Just this morning, Bob Novak quoted Christian bigwig Michael Farris as saying, “I understand he is not under consideration.” Said Huck himself just two short months ago, “We have been given every signal that is not going to be considered.” And yet:
Mike Huckabee, the former governor of Arkansas and defeated contender for the GOP presidential nomination, is currently at the top of John McCain’s short list for a running mate. At least that’s the word from a top McCain fundraiser and longtime Republican moneyman who has spoken to McCain’s inner circle. The fundraiser is less than thrilled with the idea of Huckabee as the vice presidential nominee, and many economic conservatives—turned off by the populist tone of Huckabee’s campaign and his tax record as governor—are likely to share that marked lack of enthusiasm…
Let me add that a top Republican political strategist told me about a month ago that he also believed Huckabee to be the leading veep contender.
What’s changed in two months? For starters, remember that “Anyone but Mitt” campaign by Paul Weyrich and a bunch of other evangelical leaders? McCain can’t help but be jittery at seeing the Christian base taking a keen interest in his VP pick, especially with stories about their remorse for not having backed Huck in the primary circulating. Another thought: Romney’s always been touted as the logical pick for VP because of his fundraising prowess, to help close the money gap with Obama, but revisit this post from early March about Huckabee’s media savvy. By one estimate, the free coverage he received from the likes of Scarborough, Colbert, and the rest of the talk show circuit was worth $125 million in paid ads, more than Mitt could ever raise (especially with McCain accepting public financing). Having not one but two media darlings on the GOP ticket might convince the press to go merely hip-deep into the tank for Obama instead of face-first, like they’re planning. Finally, now that Barry O’s the nominee, McCain has both a worry and an opportunity that he wouldn’t have had opposite Hillary: Turnout among black voters in the south is sure to be huge this year, which, coupled with a weak turnout among southern evangelicals, could be lethal by putting red states in play. Adding a prominent Christian to the ticket solves that problem and frees McCain up to focus on the battlegrounds instead of fighting a rearguard action to preserve his base. Adding Huckabee specifically to the ticket, with his blue-collar populist rhetoric, holds an extra advantage in giving him a shot at Hillary’s base of working-class Democrats in Pennsylvania and Ohio.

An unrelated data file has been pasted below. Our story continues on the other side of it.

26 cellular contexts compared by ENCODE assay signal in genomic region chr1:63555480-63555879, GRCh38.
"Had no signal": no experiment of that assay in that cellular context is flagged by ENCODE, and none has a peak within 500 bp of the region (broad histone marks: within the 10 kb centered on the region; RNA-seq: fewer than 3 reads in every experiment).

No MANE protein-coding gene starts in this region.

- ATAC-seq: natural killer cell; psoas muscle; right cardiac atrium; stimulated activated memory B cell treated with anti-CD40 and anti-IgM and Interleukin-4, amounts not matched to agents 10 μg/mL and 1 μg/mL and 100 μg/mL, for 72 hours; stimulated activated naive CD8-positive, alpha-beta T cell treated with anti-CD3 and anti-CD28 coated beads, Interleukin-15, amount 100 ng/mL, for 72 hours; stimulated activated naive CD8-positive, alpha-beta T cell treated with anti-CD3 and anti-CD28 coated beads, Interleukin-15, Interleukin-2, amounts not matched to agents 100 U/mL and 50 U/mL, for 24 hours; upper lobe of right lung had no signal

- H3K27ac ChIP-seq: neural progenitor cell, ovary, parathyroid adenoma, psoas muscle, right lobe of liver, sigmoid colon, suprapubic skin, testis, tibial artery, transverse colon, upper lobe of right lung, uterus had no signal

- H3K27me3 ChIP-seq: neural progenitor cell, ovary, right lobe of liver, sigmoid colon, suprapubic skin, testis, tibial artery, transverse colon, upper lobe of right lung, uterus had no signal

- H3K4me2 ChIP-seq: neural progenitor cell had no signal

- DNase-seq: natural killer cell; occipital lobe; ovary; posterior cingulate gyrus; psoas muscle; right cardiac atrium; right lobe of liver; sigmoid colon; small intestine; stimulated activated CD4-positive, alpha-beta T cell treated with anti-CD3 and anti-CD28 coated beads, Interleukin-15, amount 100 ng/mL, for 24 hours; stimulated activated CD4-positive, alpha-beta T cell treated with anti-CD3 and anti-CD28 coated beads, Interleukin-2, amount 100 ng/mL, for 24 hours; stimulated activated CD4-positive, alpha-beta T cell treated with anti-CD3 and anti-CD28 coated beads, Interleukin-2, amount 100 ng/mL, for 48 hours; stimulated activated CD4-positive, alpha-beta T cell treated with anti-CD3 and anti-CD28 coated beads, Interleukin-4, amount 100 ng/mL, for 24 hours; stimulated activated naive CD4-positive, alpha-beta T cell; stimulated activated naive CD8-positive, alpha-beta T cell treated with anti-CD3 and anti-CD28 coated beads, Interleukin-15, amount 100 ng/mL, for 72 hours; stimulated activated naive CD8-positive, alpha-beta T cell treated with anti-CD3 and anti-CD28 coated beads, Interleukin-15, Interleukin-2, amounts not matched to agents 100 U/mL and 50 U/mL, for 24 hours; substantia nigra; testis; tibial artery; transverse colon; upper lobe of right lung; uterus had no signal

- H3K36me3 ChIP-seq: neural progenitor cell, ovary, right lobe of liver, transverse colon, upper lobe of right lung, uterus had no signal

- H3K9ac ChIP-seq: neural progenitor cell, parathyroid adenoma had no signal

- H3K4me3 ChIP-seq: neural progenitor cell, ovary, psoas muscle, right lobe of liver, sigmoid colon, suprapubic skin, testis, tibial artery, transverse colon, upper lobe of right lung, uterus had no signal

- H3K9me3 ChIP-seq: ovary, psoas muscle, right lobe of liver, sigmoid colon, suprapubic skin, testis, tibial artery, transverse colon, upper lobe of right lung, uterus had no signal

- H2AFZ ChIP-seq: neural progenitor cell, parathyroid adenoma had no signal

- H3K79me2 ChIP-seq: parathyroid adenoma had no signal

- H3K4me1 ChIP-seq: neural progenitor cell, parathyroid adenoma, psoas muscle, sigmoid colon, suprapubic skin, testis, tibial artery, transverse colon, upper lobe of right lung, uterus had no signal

All of which is to say, while Hot Air readers might not like this idea, I can understand why Team Maverick might. Exit question: Who else will be joining me now in writing in Hillary this year?